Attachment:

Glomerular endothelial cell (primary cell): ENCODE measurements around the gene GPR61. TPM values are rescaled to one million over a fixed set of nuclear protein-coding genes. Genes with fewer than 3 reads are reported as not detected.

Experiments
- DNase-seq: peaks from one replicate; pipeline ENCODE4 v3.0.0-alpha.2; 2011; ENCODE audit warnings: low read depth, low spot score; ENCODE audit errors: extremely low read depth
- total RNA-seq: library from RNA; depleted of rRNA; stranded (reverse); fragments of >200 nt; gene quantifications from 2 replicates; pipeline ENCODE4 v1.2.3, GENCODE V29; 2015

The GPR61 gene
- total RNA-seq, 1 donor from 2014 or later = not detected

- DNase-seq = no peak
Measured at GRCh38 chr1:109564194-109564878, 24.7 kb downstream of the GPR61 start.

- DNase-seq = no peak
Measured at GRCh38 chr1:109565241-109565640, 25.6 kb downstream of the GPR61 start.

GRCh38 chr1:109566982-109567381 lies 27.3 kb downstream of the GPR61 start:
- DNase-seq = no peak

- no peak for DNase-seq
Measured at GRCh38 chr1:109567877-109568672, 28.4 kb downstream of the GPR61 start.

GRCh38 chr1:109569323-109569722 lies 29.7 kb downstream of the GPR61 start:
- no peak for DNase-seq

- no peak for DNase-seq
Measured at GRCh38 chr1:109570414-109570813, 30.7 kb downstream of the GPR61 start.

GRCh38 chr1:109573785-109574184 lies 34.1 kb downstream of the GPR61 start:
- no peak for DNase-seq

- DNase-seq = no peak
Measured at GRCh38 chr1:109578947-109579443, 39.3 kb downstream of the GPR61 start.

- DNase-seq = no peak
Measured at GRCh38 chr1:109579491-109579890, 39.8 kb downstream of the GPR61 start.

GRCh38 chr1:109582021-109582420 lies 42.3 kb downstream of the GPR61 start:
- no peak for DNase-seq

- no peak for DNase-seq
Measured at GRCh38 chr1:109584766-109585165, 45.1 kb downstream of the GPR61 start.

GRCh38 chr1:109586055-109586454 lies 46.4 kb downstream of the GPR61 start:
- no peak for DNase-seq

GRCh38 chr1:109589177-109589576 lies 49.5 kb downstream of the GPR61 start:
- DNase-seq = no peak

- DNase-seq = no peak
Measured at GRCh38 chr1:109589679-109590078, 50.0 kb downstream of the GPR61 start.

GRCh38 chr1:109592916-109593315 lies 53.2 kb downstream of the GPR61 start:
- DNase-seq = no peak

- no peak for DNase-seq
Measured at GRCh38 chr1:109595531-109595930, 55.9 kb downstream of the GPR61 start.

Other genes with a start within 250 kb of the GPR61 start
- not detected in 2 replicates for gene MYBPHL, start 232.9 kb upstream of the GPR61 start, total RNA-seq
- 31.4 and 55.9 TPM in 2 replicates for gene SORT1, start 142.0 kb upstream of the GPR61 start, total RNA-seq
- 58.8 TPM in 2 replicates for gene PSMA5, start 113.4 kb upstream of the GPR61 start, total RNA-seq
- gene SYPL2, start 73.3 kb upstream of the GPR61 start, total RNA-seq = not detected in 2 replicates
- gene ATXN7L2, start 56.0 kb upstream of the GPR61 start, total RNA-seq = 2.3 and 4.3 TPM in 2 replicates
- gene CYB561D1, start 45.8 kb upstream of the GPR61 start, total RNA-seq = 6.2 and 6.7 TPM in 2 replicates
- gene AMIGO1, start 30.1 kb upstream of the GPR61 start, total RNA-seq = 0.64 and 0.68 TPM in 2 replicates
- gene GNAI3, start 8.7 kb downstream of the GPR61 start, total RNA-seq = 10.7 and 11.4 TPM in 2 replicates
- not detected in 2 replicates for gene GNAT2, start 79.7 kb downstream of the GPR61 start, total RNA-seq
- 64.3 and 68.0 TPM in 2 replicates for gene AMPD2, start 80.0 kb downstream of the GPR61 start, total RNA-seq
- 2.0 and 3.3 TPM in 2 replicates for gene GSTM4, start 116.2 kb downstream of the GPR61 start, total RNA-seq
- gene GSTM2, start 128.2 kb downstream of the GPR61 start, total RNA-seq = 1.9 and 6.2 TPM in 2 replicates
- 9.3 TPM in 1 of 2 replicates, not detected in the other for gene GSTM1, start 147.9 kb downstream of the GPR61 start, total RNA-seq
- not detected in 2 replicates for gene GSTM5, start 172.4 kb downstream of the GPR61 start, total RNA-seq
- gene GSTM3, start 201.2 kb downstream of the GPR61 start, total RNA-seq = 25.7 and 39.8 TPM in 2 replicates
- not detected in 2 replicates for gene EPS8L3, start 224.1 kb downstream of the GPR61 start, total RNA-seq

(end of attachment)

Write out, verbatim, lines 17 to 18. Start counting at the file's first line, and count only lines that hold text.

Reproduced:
- no peak for DNase-seq
Measured at GRCh38 chr1:109570414-109570813, 30.7 kb downstream of the GPR61 start.